We love loyalty programs that allow us to accumulate points every time we spend in a store.
Shopkeepers also love it, so they know they have every chance to see us face to face in one of their stores.
It’s the same principle with credit cards with which we accumulate “rewards” and “miles”, except that instead of a sign, we are led to favor one means of payment over another.
I don’t need to explain the principle to you, like me, you have a few such cards in your wallet. I don’t know about you, but I have no idea of the value of all these points that I have accumulated.
The only thing of which I am certain is that they will not gain any, on the contrary they risk to devalue themselves with time, sometimes even to disappear.
A parallel monetary system
We have the feeling that we are winning the exchange with loyalty programs, but we always end up paying.
Rewards, bonuses, discounts, cash backs and airline tickets, whatever it is, these freebies don’t fall from the sky. Their costs are passed down the line in the price of anything we buy.
It is as if for each transaction, part of our dollars were converted into another currency, loyalty points. This is no joke, it was already that with Canadian Tire dollars.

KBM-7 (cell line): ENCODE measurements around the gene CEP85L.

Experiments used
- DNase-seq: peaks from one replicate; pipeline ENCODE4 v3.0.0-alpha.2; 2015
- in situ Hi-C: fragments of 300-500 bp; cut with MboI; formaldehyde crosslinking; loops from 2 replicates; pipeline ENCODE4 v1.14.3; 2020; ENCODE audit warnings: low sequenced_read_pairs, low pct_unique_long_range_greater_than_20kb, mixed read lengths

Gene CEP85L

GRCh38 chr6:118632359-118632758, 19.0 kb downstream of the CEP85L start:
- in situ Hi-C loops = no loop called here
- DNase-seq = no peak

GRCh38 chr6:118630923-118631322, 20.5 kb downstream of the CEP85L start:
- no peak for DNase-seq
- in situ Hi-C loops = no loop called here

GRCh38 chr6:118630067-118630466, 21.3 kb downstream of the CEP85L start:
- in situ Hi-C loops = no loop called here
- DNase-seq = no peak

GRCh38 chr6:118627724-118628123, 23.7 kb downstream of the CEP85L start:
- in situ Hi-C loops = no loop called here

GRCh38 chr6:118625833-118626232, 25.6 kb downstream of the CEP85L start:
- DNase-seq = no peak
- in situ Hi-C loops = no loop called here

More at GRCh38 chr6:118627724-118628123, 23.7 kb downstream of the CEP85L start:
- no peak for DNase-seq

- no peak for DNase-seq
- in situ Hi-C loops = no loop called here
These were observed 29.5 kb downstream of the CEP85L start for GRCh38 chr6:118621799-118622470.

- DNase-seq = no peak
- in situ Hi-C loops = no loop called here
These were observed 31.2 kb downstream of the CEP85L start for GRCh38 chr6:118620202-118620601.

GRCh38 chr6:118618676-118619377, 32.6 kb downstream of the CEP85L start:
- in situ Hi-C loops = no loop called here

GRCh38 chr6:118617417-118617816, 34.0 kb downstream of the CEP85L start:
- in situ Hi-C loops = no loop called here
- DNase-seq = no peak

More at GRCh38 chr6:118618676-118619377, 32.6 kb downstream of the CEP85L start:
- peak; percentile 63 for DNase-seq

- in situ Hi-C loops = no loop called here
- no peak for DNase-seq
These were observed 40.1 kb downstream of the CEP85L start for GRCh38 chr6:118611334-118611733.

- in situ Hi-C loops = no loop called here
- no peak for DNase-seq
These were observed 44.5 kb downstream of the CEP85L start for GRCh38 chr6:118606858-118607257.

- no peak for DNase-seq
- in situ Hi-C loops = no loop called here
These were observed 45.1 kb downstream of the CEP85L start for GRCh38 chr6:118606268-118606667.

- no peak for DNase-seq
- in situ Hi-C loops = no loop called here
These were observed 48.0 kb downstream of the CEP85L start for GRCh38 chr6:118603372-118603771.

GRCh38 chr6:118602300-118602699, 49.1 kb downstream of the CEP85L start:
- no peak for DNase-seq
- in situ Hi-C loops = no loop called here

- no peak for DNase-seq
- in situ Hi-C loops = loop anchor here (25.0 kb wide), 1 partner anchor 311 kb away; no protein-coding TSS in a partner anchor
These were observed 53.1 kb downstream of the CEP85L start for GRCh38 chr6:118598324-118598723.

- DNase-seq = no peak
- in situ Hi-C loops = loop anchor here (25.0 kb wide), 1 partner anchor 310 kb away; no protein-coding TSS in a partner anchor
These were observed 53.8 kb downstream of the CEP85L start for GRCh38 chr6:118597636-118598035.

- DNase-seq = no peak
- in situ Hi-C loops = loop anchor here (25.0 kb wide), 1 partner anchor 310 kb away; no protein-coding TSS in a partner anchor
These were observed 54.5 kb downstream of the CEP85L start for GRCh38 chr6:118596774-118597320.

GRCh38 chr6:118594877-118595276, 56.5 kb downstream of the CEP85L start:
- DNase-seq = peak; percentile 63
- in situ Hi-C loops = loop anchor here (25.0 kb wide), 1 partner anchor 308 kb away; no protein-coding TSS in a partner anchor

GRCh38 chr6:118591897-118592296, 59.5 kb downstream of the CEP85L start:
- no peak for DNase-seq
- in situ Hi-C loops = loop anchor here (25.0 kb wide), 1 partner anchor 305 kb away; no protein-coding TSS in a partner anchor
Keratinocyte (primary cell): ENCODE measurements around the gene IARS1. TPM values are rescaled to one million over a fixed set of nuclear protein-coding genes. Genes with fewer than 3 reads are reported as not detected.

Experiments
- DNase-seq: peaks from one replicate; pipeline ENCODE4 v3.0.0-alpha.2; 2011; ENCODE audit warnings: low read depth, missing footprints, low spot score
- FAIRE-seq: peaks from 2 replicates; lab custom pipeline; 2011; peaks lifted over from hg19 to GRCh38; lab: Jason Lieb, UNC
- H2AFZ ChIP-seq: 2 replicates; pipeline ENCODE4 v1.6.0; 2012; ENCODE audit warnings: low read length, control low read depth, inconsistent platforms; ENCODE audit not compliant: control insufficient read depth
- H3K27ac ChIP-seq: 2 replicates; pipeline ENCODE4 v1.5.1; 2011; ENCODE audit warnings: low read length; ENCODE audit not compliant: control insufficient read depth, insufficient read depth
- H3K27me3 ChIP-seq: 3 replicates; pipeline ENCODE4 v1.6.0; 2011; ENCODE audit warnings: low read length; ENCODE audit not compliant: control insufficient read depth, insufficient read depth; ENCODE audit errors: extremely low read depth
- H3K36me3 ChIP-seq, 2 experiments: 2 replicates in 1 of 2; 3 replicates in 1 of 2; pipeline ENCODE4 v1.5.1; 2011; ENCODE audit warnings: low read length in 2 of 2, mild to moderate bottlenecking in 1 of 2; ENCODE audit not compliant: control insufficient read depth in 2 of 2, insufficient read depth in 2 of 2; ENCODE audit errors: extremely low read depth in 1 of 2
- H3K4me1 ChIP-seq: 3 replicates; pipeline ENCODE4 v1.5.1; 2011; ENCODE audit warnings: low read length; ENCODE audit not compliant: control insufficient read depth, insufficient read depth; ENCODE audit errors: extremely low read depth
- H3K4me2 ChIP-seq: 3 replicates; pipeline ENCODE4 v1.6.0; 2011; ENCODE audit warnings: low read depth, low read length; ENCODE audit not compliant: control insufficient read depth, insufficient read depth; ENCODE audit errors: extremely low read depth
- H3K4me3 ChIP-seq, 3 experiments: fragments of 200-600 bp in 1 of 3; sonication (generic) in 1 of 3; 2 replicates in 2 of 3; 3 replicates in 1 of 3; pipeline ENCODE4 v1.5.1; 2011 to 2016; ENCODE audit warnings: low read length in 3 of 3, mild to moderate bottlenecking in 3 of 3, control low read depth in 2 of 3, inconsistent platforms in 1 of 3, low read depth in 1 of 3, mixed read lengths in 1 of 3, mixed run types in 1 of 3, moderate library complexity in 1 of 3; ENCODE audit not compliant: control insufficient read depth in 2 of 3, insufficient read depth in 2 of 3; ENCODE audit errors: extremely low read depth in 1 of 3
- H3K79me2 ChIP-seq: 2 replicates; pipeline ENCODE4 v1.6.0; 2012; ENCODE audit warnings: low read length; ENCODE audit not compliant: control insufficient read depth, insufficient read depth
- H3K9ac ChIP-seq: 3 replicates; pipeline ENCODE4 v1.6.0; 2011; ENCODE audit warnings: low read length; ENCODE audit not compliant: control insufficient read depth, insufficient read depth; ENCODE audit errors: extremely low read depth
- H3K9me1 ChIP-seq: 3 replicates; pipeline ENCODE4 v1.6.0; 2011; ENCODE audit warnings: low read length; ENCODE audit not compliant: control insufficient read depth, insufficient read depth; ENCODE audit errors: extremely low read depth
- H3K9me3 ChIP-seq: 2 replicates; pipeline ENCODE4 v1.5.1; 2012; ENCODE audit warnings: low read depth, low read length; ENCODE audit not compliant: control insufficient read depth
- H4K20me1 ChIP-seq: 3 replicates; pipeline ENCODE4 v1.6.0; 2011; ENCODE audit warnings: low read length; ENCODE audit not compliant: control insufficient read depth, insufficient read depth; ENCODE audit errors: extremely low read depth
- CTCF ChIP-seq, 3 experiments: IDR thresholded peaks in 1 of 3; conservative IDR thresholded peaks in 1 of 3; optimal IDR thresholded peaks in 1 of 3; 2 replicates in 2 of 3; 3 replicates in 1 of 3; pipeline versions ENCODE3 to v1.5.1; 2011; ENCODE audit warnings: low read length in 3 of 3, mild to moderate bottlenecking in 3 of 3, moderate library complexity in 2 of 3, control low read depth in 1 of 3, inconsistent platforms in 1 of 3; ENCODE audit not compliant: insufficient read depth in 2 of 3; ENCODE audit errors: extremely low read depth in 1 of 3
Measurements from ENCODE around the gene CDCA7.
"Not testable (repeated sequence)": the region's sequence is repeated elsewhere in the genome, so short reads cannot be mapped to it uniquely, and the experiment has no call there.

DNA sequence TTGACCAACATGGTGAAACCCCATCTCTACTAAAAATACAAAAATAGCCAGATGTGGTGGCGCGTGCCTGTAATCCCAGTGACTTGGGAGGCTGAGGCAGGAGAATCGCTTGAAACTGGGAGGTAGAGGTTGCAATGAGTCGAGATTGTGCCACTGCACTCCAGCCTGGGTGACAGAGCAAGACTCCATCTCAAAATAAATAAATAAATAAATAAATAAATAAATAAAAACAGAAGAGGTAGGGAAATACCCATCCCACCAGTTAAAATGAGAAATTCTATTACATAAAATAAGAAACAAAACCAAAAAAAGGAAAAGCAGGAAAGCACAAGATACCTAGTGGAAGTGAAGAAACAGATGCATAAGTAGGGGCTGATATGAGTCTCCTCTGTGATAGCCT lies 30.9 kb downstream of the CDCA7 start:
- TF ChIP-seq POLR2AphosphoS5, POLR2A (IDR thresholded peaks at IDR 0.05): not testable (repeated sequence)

Today, these programs tend towards the level of sophistication of banking systems. Their points are redeemed for rewards through platforms that resemble online banking.
It is still poorly framed pseudo-money, like the currency of a banana republic.
Since 2018, however, the programs have been better regulated. Points can no longer expire (wow!), As it is no longer possible for issuers to drastically devalue units in their program.
Still, it’s very difficult to follow. The rules are written in fine print and are subject to change at the discretion of the program sponsor. When the cardholder goes bankrupt, the points are lost and, in the event of the cardholder’s death, they can rarely be transferred to their full value.
So, a reminder to those who rely on their points to achieve their retirement plans, it is risky to say the least. A loyalty program is not an RRSP.
“We recommend having a vision of 12 to 24 months maximum,” advises Jean-Maximilien Voisine, founder of Milesopedia, a website specializing in loyalty programs.
According to him, these programs should be seen as savings accounts linked to specific projects, but whose value remains uncertain.
French websites specializing in credit card rewards programs: